Camaraderie keeps hunter coming back for 50 years
December 1, 1999
Somewhere between truth and fiction there are memories, and George B. Simons’ 50 years of hunting memories are not centered around how many animals he has shot or how many points were on the racks. His memories are centered on the camaraderie and friendships that have grown over his half century of hunting near Craig.
Simons, who turns 80 today, has hunted at the Hamill Ranch between Colorado Highway 13 and Moffat County Road 13 south of Craig for the past 50 seasons.
At a post-hunt reception Wednesday, Simons and fellow hunters passed around an old photo album and quickly become immersed in decades of hunting stories.
Simons captured the attention of the small crowd as he began to tell the story of a hunting buddy who went to use the facilities, an outhouse at the time.
“We locked the door from the outside and rolled that outhouse all the way to the bottom of the hill,” said Simons. “He came out shooting his pistol and chasing me; he knew it was me who did it.”
Once the laughter from his audience died down, Simons explained how he was in the trucking business and one year he and his hunting buddies drove a tractor-trailer truck with a refrigerated trailer to bring back all the animals they shot. He pointed to one of the black and white photos in the album to prove it. After a few more captivating stories, it was easy to see how he earned his nickname from his initials. GBS turned into “great bull sh*****” sometime during the past 50 years.
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His son, Roger, who now makes the hunting trip to Craig with his father, told how he and his father shot a deer when he was 13 and had put the animal in the back of the Jeep to take it back to the ranch house to dress it. During the drive back, the deer they thought was dead woke up and jumped out of the vehicle.
“Before he got out of the Jeep he made sure that he got us with his hooves a few times,” said Roger Simons.
There were times when it didn’t look like George Simons would be able to make the trip to Craig for health reasons. He had three separate doctors tell him one year he shouldn’t go on a hunting trip only eight days after surgery.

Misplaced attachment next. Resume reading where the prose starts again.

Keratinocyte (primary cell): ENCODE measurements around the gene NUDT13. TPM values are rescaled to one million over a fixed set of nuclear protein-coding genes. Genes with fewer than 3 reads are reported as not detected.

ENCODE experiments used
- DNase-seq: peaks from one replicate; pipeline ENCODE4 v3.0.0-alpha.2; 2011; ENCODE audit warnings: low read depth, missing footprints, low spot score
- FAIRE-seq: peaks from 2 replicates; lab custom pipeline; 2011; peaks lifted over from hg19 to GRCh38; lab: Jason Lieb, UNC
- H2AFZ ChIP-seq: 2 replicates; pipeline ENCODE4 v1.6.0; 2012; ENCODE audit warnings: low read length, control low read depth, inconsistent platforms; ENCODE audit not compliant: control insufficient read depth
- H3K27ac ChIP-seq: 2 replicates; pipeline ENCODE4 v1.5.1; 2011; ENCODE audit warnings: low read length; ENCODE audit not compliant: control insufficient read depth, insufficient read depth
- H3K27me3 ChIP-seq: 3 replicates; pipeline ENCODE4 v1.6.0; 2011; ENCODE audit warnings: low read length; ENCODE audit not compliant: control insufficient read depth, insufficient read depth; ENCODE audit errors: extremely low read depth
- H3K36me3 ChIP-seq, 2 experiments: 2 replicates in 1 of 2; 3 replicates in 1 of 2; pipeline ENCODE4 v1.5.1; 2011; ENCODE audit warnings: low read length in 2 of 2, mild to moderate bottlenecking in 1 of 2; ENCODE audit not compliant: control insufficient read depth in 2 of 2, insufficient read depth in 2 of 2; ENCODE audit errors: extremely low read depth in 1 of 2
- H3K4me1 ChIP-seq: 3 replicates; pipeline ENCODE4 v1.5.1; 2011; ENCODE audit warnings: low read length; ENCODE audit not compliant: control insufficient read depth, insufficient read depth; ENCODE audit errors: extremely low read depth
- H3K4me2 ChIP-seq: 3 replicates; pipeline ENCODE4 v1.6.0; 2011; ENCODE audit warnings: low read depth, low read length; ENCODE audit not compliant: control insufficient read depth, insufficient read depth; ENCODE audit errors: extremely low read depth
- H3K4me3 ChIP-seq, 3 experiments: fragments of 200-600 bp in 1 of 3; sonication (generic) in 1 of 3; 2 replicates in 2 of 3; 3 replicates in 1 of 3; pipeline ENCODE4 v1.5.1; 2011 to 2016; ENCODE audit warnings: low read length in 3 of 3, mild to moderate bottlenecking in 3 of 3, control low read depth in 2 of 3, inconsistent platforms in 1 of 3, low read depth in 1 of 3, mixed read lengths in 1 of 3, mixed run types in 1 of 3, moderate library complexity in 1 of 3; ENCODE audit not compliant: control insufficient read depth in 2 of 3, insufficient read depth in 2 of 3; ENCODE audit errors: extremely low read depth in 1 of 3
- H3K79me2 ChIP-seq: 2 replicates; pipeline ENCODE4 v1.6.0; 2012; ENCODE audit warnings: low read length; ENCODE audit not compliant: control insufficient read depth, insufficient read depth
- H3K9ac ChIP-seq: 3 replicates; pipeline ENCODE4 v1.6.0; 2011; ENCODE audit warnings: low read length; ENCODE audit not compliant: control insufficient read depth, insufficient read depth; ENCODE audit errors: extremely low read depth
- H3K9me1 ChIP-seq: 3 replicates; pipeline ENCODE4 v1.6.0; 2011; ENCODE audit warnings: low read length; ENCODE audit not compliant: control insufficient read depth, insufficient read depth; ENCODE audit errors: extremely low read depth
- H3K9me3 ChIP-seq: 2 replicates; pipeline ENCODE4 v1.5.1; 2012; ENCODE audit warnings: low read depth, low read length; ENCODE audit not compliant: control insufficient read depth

“I came any way,” he said, grinning.
Then there was the year his cardiologist begged him not to go hunting.
“I brought him with us,” said Simons. “He told me I was going to have a heart attack and I almost did when he grabbed my drink.”
Simons believes hunting in Northwest Colorado has changed dramatically during his 50 years of visits. He points to the cost of the trip as an example.
“The first hunting license I ever bought cost $35,” said Simons. “It was for three deer, an elk and a bear; now it cost $250 just for an elk license.”
For Simons, there have been trips that weren’t based on hunting, but were centered around friendship. In July 1996, Jake Hamill was burned badly in a fire that took his barn. George and his wife made the trip from Oklahoma City to keep Hamill company while he recovered from the burns that covered 40 percent of his body.
The group of hunters paused during the story-telling session to present the people that have hosted them for the past 50 years with a plaque. The plaque states: “To Calista and Jake Hamill, in appreciation for opening your home and hearts to all the hunters over the past one-half century. All of our lives have been touched and we will forever have memories of the times we have shared together.”
Also on the plaque is a list of 50 hunters who have been guests on the Hamill ranch.
When George is asked what has kept him coming back to Craig for the past 50 years he doesn’t talk about the abundance of game or the beautiful country, he simply points to the plaque and says: “It says it all right there on the plaque.
“I will get back home on Saturday and start planning how I’m going to get back out here next year.”